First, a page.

Boost logo

Boost :

From: Paul A. Bristow (pbristow_at_[hidden])
Date: 2001-04-23 10:08:42

> -----Original Message-----
> From: John Maddock [mailto:John_Maddock_at_[hidden]]
> Sent: Sunday, April 22, 2001 12:02 PM
> To: INTERNET:boost_at_[hidden]
> Subject: [boost] Boost.MathConstants: Review
> The documentation suggests:
> " Const double pi = (double)BOOST_PI; /* C style cast */"
> But that involves rounding the constants twice - once to a long
> double, and
> then again to a float/double, potentially that is less precise than using
> const double pi = 3.14159265358979323846264338327950288;
> const float fpi =3.14159265358979323846264338327950288F;
> each of which should only be rounded once.

Is this double rounding really true?
Isn't the macro simply a textual replacement?
Does it ever give a different result? (Experience suggests that it

Please can any language lawyers pronounce authoritively on this?

> BTW I assume that:
> "Or C++ static cast down to double and/or float precisions.
> const long double pi = static_cast<double>(BOOST_PI); // C++ static cast
> const long double piF = static_cast<float>(BOOST_PI); // C++ static cast
> "
> is a typo - the declared types should be double and float respectively?

Well spotted!

> One possible implementation strategy to avoid the constants
> getting rounded
> twice would be to use something like:
> #define BOOST_PI 3.14159265358979323846264338327950288
> #define BOOST_JOIN(x,y) BOOST_DO_JOIN(x,y)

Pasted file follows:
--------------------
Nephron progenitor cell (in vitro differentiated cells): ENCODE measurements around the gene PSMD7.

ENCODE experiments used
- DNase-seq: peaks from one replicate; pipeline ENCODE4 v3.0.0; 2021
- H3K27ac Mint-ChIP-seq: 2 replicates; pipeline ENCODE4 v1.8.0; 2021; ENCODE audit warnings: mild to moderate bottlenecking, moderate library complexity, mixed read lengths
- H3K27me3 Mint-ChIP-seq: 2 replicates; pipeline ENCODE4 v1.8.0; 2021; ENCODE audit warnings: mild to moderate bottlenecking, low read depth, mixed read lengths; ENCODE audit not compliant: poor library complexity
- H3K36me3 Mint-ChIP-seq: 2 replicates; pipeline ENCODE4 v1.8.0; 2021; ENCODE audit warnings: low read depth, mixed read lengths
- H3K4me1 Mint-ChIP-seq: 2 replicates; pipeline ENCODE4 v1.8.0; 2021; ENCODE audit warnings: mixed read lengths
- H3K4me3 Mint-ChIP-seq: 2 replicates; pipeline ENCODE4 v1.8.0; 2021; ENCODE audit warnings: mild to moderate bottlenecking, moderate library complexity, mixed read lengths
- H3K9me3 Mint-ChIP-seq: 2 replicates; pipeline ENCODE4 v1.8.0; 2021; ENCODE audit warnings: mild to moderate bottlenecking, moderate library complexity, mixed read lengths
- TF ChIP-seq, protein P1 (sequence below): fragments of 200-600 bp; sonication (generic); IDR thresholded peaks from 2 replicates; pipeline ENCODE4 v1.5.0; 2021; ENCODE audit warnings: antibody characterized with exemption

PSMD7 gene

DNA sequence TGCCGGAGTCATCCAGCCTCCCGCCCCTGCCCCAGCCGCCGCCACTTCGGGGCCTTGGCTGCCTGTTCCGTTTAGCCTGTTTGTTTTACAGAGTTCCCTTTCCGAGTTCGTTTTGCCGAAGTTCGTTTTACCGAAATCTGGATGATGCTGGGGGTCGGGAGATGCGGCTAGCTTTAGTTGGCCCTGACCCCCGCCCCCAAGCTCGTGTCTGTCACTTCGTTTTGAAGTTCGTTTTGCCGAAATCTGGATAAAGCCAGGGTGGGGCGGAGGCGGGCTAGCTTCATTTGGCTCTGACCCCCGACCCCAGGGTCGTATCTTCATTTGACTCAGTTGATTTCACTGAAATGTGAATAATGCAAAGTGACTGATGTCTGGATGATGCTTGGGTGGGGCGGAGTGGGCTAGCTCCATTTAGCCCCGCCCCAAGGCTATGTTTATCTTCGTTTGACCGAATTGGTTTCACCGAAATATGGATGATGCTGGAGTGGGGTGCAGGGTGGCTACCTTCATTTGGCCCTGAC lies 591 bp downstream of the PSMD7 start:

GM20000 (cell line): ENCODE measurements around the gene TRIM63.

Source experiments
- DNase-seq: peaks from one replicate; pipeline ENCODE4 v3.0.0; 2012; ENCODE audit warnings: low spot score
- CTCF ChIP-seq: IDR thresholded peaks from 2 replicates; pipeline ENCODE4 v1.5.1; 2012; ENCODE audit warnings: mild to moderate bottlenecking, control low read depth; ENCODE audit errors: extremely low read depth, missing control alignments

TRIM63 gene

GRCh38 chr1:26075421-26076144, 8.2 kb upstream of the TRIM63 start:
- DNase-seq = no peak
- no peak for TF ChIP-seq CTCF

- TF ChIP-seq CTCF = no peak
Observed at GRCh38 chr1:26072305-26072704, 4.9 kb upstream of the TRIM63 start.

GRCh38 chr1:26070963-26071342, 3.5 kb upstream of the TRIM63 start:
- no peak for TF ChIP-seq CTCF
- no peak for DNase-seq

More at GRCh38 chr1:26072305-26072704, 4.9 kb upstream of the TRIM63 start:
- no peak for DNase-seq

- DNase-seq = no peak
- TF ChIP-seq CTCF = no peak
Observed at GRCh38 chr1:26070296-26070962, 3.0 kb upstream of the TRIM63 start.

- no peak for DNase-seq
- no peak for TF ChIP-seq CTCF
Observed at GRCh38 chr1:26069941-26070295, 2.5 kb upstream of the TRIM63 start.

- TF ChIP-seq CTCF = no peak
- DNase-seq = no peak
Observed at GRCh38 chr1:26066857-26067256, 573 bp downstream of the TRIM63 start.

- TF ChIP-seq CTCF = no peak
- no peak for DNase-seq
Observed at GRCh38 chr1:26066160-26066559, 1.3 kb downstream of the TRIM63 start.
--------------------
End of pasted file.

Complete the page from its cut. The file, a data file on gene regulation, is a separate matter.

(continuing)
> #define BOOST_DO_JOIN(x,y) x##y
> namespace boost{
> template <class T>struct constants;
> template<>
> struct constants<float>
> {
> static float pi() { return BOOST_JOIN(BOOST_PI, F); }
> };
> template<>
> struct constants<double>
> {
> static double pi() { return BOOST_PI; }
> };
> template<>
> struct constants<long double>
> {
> static long double pi() { return BOOST_JOIN(BOOST_PI, L); }
> };
> #undef BOOST_PI

> I also agree that to get the constants really correct for a particular
> platform one would have to generate the actual binary representation, the
> template approach allows for that.

Can you explain why please?

> The docs provide a nice rationale, but don't indicate what constants are
> actually available (perhaps the most important point?).

As Beman suggests I will add this.

> Defining the constants as members of a template, allows us to add
> specialisations for types other than built in floating point types - for
> example if we add boost::interval or boost::bcd, then these should have
> math constants available as well. BTW what ever happened to the boost
> interval library?
> In an ideal world the interface would also be extensible to allow
> additional constants to be added (perhaps by third parties), I don't see
> how we can do that though, other than by adding new template classes for
> new categories of constants.

I don't see how to provide extensibility either,
though adding new constants should be easy, very low risk
of causing trouble, and quite infrequent?

> I prefer "boost::constants<T>" to the "boost::math::constants<T>" which
> some have suggested, I don't see what the latter buys us, other than more
> typing. Shouldn't nested namespaces be reserved for things probably not
> used by end users (or only used by power users), this definitely
> in the end > user camp.

I think there are other physical constants which would be useful, but
which are no really constant (and have an uncertainty which should be
included) So I think we should type more to distinguish math from physical

> How does this library interact with the POSIX standard, see
> for a
> listing, these don't cut and paste well :-(
> I assume that this library provides a superset of these values?

I will study this - I am ashamed to plead ignorance so far.


Boost list run by bdawes at, gregod at, cpdaniel at, john at